in the seventh annual 2022 Brand Relevance Index from Prophet.

The research developed a list of 50 companies representing what Prophet characterizes “the brands that people can’t live without in 2022.”

For the 7th year in a row, Apple tops the study. Following Apple, the nine companies rounding out the top ten most relevant brands were Peloton, Spotify, Bose, Android, Instant Pot, Pixar, Fitbit, TED, and USAA.

There are relative newbies in this list, representing consumers’ collective response to the COVID-19 pandemic and new life-flows. Put Calm and AfterPay in that category, along with Beyond Meat, and Zelle.

The top 50 has a lot of health, wellness, and self-care baked into the top 50; with my health ecosystem-wide lens, I would point to the following brands that reflect consumers’ growing role in self-care (beyond Goop) and the home as our health hubs: in ranking order among the 5o, consider…

  • Apple, for wearable tech for health and other health care programs)
  • Peloton, for connected fitness
  • Spotify, for health information as well as mis-information
  • Android, for connectivity
  • Instant Pot, for healthy cooking at home
  • Fitbit, for connected health innovation
  • TED, for health story inspiration
  • USAA, for financial wellness
  • Calm, for mental health and wellbeing
  • Amazon, for, well, a lot of health care touchpoints from voice tech to epharmacy and Amazon Care virtual care
  • LEGO, for mental wellbeing (in my and many other households)
  • KitchenAid, for healthy cooking
  • Dyson, for home hygiene
  • Teladoc, for virtual care and chronic care management
  • Costco, for sourcing vitamins and health goods
  • Google, for “Paging Dr. Google” healthcare research and connectivity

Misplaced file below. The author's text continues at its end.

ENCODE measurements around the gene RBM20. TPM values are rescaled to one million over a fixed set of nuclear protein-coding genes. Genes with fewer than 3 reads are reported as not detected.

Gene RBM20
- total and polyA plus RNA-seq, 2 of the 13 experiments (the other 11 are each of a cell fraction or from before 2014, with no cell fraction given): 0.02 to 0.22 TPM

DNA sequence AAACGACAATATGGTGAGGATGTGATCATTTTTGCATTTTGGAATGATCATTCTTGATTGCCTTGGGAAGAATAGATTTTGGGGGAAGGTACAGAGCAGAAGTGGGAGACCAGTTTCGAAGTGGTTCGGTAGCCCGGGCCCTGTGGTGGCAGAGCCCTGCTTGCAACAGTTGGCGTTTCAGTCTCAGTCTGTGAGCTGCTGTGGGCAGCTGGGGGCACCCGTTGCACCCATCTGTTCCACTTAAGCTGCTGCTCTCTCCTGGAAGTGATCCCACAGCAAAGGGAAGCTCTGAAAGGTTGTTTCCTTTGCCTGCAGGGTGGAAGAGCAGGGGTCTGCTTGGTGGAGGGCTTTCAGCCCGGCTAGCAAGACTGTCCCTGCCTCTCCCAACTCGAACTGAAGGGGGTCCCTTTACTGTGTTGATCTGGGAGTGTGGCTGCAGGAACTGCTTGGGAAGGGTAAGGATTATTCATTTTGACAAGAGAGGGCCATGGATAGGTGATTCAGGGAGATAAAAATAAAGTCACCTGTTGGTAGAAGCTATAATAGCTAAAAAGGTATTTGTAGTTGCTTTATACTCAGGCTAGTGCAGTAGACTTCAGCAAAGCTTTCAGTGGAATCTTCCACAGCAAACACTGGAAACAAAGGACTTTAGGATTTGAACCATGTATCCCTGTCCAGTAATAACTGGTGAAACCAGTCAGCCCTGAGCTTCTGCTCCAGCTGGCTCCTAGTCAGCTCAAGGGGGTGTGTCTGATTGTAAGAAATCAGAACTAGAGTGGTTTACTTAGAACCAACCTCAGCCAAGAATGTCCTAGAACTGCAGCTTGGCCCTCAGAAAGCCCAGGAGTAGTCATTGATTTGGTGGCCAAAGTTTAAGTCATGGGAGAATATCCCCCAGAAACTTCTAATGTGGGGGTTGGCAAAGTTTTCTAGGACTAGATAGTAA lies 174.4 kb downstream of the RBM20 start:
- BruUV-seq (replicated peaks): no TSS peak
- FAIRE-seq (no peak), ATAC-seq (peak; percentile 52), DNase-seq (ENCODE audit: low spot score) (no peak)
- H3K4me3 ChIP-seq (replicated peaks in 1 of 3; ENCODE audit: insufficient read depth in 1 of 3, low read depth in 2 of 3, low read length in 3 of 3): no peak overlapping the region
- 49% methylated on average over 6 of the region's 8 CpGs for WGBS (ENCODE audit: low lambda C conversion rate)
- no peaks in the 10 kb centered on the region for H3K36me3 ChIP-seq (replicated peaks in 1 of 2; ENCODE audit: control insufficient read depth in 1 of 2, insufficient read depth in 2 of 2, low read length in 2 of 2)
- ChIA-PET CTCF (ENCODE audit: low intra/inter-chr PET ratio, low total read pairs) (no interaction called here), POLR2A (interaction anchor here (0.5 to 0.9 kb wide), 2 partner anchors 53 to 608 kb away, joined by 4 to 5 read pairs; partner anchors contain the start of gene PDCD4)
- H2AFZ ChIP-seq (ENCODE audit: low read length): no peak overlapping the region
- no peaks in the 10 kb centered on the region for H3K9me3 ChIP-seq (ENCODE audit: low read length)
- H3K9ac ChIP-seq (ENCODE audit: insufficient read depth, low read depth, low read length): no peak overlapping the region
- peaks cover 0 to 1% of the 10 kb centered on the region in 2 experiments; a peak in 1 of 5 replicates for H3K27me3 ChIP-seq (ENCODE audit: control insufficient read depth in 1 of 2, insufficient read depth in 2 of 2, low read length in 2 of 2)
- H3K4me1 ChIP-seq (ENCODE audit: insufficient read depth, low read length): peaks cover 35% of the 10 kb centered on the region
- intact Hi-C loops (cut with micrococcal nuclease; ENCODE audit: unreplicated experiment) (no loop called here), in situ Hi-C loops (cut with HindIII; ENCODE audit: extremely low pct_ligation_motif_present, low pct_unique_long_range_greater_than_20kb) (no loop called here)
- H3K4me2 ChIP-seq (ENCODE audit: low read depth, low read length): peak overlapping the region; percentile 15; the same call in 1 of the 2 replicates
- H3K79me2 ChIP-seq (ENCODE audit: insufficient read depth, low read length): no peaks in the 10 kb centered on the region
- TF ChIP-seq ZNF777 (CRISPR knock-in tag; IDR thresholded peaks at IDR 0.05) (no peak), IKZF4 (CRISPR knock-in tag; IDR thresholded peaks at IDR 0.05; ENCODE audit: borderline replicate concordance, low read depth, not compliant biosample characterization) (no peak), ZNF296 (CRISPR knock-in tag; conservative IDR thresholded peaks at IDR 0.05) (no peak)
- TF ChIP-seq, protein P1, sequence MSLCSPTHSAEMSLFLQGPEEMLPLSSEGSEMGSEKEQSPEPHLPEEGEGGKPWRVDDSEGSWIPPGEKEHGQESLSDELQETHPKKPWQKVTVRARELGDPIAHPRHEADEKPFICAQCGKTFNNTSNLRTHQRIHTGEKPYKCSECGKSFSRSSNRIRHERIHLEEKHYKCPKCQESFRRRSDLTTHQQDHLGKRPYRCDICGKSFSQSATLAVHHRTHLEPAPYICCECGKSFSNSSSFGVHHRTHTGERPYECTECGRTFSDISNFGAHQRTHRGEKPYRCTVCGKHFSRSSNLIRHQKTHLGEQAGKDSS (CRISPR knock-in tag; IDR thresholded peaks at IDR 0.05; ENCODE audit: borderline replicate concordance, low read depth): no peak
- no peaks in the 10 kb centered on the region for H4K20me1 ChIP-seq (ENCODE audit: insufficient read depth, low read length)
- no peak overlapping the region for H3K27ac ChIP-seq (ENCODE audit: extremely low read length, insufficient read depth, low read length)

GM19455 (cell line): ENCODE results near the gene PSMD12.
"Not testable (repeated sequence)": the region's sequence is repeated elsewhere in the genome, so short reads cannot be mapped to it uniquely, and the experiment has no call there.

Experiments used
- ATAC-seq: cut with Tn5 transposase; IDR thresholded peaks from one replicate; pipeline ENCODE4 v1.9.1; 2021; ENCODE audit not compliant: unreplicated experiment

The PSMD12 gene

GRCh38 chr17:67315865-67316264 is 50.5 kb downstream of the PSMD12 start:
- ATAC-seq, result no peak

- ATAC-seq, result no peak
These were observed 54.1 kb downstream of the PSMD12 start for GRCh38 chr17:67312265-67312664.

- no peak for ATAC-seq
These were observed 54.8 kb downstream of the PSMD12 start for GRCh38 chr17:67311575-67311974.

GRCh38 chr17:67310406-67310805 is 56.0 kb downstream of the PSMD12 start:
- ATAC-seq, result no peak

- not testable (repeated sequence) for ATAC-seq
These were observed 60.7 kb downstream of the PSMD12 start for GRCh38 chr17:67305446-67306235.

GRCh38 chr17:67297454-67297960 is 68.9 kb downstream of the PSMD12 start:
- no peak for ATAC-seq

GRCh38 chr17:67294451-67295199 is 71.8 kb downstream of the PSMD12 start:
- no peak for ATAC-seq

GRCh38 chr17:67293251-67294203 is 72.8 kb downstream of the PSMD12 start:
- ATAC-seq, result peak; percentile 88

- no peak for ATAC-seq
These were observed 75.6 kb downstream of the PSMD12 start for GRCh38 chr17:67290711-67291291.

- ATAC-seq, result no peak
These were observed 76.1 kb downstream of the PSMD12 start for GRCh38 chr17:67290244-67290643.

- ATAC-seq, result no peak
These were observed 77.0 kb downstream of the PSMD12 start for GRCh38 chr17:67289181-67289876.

• Planet Fitness, for, well, fitness and wellbeing
  • NPR, for information links
  • Sephora, for self-care
  • Lululemon, for athleisure and exercise (THINK: Mirror, the connected fitness company Lululemon acquired in 2020)
  • Tide, for home hygiene
  • Ikea, for sustainable home goods
  • Samsung, for connected home and living
  • Beyond Meat, for nutrition
  • Whirlpool, for home hygiene (and for addressing education, a key social determinants of health — one of my favorite non-healthcare health-ful companies)
  • CrossFit, for fitness…

You get my drift here.

The Prophet team folks do, too.

See this explanation from the report detailing factors underpinning the “Relentlessly Relevant All-Stars.” I’ve picked “Make Technology Human-Centered” and “Enable Self-Care,” but there are others Prophet identified that enable health and wellness, too.

Here, enchanting and inspiring UX design rules, with Apple, Pinterest, and Spotify “running on tech that feels personal,” Prophet asserts, “delivering practical solutions that feel tailor made.”

That enables more personalized health and wellness.

Then there’s enabling self-care, pointing to Calm, Fitbit, and TED.

Being “brand relevant” isn’t just a nice-to-be adjective for a company to brag about. Relevance means value for investors, Prophet calculates: the S&P 500 comprise the largest publicly-traded companies in the U.S., together worth $17 trillion in value.

However, the most relevant brands in the Prophet analysis represent only 1% of the S&P community but 10% of its value. Another way to consider that value is in terms of growth: over 10 years to 2021, the Prophet most relevant brands grew on average 24% more than the S&P 500.

Prophet polled over 13,000 consumers studying 293 brands in 27 categories. The survey was fielded in October and November 2021, with each consumer rating five brands on 16 attributes.

Health Populi’s Hot Points;  In this year’s Brand Relevance Index, Prophet calls out the importance of head PLUS heart in a new holistic approach.

For the consumer’s head, brands enable peoples’ self-reliance and DIY confidence, Prophet notes.

For the consumer’s heart, brands turn people into fans and collectors (like LEGO, Marvel and Disney are so good at doing).

The heart-brands inspire “democratizing the way people create and build.”

Line items on both sides of this head/heart yin and yang ledger are particularly relevant to health care and well-being:

  • Meets an important need in my life, for the head
  • Is always finding new ways to meet my needs, for the heart.

Together, these two values can serve True North guides for health care innovators that resonate with health consumers in our post-pandemic world.